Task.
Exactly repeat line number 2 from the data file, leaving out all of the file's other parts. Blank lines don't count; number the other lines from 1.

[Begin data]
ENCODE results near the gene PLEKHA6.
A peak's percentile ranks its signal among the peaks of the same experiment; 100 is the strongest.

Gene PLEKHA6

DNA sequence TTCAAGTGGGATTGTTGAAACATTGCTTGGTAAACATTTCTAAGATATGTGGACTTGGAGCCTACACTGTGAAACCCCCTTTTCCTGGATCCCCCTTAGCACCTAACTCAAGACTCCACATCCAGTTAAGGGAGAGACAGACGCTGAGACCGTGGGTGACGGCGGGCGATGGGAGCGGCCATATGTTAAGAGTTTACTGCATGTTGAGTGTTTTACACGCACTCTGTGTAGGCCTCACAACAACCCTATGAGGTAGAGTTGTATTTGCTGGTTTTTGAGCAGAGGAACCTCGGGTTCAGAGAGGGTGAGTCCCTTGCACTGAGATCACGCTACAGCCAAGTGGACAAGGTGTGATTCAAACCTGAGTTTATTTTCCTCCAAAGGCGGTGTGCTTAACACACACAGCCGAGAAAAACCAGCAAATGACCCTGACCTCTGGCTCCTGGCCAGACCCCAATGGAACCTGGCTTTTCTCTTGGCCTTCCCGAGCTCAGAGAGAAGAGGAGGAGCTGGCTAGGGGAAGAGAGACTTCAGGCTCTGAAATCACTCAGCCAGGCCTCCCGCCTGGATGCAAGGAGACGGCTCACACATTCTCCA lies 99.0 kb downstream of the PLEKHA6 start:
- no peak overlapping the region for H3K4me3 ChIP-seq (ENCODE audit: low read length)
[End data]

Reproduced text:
A peak's percentile ranks its signal among the peaks of the same experiment; 100 is the strongest.